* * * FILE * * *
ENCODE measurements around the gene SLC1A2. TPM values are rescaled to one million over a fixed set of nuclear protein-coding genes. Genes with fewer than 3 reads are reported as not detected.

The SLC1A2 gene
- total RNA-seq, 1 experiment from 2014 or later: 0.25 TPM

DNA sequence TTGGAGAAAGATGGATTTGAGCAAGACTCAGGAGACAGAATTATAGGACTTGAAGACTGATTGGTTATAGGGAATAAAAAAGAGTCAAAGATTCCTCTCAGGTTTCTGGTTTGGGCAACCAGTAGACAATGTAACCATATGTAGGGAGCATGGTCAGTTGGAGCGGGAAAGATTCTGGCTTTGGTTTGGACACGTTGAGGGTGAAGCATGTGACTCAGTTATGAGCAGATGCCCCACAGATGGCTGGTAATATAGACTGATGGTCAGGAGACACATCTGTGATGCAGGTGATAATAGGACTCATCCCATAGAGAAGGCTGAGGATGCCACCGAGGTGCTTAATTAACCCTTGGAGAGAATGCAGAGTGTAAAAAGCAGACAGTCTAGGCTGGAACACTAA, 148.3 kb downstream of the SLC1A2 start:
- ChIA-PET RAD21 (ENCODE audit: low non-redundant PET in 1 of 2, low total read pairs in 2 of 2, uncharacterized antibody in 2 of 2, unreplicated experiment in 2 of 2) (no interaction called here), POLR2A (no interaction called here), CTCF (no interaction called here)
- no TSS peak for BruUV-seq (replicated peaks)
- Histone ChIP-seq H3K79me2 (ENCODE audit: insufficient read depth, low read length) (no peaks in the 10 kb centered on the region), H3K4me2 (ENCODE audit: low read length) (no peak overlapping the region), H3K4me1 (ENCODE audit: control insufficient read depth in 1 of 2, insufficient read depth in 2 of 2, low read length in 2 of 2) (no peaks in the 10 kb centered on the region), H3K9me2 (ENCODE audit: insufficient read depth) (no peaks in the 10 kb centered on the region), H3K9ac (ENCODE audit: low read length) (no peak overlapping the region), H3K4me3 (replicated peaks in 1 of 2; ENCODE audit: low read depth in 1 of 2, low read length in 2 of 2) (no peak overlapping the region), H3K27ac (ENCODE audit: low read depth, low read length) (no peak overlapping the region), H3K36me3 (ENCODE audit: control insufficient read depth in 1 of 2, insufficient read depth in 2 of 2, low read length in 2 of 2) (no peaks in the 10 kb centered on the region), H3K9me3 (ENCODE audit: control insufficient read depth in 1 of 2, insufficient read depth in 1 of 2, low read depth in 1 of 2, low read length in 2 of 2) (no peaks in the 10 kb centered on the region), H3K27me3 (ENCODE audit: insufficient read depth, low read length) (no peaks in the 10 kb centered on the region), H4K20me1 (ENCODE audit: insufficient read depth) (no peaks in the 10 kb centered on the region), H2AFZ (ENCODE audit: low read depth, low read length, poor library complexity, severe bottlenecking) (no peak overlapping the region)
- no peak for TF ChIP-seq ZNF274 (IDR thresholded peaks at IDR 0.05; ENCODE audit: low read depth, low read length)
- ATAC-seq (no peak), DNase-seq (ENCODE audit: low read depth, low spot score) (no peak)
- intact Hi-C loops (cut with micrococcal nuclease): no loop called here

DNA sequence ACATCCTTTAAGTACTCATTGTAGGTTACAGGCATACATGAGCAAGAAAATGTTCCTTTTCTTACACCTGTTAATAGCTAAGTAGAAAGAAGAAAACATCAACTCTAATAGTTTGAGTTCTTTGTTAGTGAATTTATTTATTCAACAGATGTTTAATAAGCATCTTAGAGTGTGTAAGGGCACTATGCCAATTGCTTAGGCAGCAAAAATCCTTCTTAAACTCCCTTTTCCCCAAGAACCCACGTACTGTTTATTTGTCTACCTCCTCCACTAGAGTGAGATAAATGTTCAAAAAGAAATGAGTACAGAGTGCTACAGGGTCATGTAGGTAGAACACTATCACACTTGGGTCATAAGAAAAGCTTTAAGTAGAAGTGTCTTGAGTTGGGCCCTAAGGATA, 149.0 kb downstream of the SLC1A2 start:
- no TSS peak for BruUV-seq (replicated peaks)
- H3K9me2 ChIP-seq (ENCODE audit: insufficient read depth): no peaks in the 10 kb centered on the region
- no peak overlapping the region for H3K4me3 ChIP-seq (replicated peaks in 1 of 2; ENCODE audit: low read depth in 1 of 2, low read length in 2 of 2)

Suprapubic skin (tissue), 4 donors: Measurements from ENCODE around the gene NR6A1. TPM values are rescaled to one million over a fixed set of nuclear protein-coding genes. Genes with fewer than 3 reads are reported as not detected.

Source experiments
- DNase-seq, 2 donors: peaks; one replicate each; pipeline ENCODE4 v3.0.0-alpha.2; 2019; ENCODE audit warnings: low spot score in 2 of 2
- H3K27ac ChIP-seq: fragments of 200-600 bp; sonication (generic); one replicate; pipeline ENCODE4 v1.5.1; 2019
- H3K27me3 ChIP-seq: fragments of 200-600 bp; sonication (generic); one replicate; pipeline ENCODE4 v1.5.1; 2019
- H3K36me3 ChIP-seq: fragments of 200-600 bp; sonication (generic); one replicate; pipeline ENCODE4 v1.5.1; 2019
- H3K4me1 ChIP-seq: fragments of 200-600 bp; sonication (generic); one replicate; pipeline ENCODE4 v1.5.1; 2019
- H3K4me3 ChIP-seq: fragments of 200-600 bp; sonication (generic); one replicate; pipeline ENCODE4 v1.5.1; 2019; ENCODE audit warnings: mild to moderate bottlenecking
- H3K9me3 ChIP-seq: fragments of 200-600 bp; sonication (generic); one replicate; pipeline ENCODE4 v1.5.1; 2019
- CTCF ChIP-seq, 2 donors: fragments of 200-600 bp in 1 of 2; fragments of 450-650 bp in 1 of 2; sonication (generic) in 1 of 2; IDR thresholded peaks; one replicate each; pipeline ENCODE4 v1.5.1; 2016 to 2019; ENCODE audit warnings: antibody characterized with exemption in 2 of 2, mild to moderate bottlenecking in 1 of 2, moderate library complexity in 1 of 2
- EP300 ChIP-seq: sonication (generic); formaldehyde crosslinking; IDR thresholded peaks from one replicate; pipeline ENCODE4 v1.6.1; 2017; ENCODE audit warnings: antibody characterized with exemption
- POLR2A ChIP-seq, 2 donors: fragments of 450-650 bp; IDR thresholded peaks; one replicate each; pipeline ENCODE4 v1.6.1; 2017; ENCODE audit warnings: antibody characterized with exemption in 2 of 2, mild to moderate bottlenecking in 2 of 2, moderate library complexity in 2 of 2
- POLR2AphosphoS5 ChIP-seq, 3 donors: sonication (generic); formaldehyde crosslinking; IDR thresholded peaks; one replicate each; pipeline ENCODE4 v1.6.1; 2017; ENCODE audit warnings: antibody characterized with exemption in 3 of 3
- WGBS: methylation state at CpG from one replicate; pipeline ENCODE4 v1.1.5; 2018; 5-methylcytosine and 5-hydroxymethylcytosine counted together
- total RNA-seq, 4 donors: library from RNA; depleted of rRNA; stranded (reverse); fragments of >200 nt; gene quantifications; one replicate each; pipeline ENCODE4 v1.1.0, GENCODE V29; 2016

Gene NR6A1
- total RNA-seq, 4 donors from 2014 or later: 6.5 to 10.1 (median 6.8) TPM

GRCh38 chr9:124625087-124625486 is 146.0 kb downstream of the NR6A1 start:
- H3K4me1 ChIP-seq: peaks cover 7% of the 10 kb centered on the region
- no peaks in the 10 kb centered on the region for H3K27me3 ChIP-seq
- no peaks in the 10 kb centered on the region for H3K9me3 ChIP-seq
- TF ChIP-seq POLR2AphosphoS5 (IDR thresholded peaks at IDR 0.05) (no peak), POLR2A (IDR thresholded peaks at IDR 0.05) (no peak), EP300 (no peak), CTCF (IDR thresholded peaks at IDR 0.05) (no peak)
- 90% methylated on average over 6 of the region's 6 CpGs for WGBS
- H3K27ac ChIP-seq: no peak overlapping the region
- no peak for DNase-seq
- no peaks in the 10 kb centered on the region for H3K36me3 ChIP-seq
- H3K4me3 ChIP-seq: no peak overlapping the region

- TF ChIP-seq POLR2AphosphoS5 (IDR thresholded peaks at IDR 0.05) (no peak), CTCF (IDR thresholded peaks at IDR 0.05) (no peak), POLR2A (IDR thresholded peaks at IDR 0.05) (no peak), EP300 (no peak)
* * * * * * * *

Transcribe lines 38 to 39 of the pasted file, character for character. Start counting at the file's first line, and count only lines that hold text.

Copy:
- H3K27ac ChIP-seq: no peak overlapping the region
- no peak for DNase-seq